Journal of General Internal Medicine

, Volume 28, Issue 1, pp 18–24

Variation in Primary Care Physicians’ Colorectal Cancer Screening Recommendations by Patient Age and Comorbidity

  • David A. Haggstrom
  • Carrie N. Klabunde
  • Judith Lee Smith
  • Gigi Yuan
Original Research

DOI: 10.1007/s11606-012-2093-6

Cite this article as:
Haggstrom, D.A., Klabunde, C.N., Smith, J.L. et al. J GEN INTERN MED (2013) 28: 18. doi:10.1007/s11606-012-2093-6



Screening patterns among primary care physicians (PCPs) may be influenced by patient age and comorbidity. Colorectal cancer (CRC) screening has little benefit among patients with limited life expectancy.


To characterize the extent to which PCPs modify their recommendations for CRC screening based upon patients’ increasing age and/or worsening comorbidity


Cross-sectional, nationally representative survey.


The study comprised primary care physicians (n = 1,266) including general internal medicine, family practice, and obstetrics-gynecology physicians.


Physician CRC screening recommendations among patients of varying age and comorbidity were measured based upon clinical vignettes. Independent variables in adjusted models included physician and practice characteristics.


For an 80-year-old patient with unresectable non-small cell lung cancer (NSCLC), 25 % of PCPs recommended CRC screening. For an 80-year-old patient with ischemic cardiomyopathy (New York Heart Association, Class II), 71 % of PCPs recommended CRC screening. PCPs were more likely to recommend fecal occult blood testing than colonoscopy as the preferred screening modality for a healthy 80-year-old, compared to healthy 50- or 65-year-old patients (19 % vs. 5 % vs. 2 % p < 0.001). For an 80-year-old with unresectable NSCLC, PCPs who were an obstetrics-gynecology physician were more likely to recommend CRC screening, while those with a full electronic medical record were less likely to recommend screening.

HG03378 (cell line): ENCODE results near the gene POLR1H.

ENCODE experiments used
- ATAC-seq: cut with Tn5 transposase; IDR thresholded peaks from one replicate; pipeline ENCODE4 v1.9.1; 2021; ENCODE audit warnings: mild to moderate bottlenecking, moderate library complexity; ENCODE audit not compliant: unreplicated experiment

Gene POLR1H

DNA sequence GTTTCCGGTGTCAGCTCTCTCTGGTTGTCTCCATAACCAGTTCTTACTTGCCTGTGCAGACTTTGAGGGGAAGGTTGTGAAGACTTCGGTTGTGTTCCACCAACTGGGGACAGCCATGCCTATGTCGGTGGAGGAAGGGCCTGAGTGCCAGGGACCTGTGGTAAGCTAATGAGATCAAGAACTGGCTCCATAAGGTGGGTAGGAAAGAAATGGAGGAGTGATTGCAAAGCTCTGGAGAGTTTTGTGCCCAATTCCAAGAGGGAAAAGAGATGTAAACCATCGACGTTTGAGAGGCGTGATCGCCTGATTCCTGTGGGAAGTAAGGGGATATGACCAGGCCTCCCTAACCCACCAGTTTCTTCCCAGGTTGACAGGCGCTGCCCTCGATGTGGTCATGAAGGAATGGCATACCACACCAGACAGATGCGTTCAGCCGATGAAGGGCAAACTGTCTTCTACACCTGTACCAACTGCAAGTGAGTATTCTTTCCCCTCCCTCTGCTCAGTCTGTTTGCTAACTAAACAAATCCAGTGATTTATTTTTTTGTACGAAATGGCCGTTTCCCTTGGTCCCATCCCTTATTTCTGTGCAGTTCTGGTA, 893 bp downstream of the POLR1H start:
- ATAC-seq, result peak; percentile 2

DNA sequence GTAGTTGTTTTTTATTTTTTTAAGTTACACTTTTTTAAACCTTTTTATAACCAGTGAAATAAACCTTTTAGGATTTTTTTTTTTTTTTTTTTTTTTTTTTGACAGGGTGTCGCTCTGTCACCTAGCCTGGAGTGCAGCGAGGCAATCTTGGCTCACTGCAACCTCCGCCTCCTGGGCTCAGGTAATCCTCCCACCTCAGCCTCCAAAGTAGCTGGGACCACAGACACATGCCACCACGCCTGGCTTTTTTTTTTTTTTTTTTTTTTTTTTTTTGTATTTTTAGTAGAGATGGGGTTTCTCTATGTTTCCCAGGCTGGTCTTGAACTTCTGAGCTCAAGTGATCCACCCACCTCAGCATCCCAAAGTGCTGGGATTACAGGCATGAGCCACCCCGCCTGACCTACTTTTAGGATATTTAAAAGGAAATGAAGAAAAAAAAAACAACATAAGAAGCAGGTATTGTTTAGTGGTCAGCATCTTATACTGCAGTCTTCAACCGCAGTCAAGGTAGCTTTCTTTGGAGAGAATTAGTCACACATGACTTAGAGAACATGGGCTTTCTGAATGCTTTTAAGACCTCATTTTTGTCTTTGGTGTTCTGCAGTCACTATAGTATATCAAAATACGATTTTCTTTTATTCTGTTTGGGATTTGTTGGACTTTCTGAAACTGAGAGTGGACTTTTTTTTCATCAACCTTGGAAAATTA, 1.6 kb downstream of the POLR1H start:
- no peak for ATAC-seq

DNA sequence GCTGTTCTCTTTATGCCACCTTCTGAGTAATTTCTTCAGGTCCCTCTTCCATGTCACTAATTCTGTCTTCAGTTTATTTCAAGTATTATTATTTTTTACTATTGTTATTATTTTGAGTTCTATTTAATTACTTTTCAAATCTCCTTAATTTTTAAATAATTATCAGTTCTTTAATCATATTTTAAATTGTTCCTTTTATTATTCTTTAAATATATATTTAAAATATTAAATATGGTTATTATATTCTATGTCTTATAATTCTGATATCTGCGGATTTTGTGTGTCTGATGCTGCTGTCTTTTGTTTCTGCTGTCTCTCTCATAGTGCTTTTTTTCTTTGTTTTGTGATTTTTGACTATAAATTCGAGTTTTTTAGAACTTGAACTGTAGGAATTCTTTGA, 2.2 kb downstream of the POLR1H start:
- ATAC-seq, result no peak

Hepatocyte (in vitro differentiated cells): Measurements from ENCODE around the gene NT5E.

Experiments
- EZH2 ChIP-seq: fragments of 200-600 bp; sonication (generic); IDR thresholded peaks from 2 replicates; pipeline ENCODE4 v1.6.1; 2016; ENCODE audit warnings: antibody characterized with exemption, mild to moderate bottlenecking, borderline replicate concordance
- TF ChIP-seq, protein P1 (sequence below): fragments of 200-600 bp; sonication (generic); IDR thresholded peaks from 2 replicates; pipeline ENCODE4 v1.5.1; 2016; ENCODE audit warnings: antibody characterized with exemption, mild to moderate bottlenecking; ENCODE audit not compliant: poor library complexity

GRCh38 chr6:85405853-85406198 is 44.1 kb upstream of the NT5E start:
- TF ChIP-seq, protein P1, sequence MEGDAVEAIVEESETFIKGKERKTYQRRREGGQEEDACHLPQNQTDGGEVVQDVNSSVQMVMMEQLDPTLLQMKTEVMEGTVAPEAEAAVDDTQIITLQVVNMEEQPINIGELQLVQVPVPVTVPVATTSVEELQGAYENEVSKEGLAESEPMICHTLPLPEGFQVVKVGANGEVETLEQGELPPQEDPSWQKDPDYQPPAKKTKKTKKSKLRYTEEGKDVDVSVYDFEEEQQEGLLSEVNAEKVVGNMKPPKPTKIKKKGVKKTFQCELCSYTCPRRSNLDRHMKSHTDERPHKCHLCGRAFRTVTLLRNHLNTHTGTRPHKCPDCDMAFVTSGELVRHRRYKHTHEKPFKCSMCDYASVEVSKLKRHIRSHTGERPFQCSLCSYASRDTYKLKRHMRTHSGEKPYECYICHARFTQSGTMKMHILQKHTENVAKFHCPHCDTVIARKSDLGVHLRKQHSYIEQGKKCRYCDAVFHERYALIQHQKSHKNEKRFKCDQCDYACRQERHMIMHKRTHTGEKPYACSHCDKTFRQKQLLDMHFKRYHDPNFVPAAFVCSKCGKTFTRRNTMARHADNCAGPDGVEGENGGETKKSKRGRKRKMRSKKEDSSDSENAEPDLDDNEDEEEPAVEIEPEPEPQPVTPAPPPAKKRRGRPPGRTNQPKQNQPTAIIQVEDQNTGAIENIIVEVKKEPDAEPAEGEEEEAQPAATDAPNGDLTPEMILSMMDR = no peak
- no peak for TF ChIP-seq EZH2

PCPs consider comorbidity when screening older patients for CRC and may change the screening modality from colonoscopy to FOBT. However, a sizable proportion of PCPs would recommend screening for patients with advanced cancer who would not benefit. Understanding the mechanisms underlying these patterns will facilitate the design of future medical education and policy interventions to reduce unnecessary care.


cancer screening health services colorectal cancer primary care physicians 

Supplementary material

11606_2012_2093_MOESM1_ESM.doc (79 kb)
ESM 1(DOC 79 kb)

Copyright information

© Society of General Internal Medicine 2012

Authors and Affiliations

  • David A. Haggstrom
    • 1
    • 2
    • 3
  • Carrie N. Klabunde
    • 4
  • Judith Lee Smith
    • 5
  • Gigi Yuan
    • 6
  1. 1.VA Health Services Research & Development Center of Excellence on Implementing Evidence-Based PracticeRichard L. Roudebush VA Medical CenterIndianapolisUSA
  2. 2.Division of General Internal Medicine and Geriatrics, Department of MedicineIndiana University School of MedicineIndianapolisUSA
  3. 3.IU Center for Health Services and Outcomes ResearchRegenstrief Institute, Inc.IndianapolisUSA
  4. 4.Health Services and Economics Branch, Applied Research Program, Division of Cancer Control and Population SciencesNational Cancer InstituteBethesdaUSA
  5. 5.Division of Cancer Prevention and ControlCenters for Disease Control and PreventionAtlantaUSA
  6. 6.Information Management Services, Inc.Silver SpringUSA

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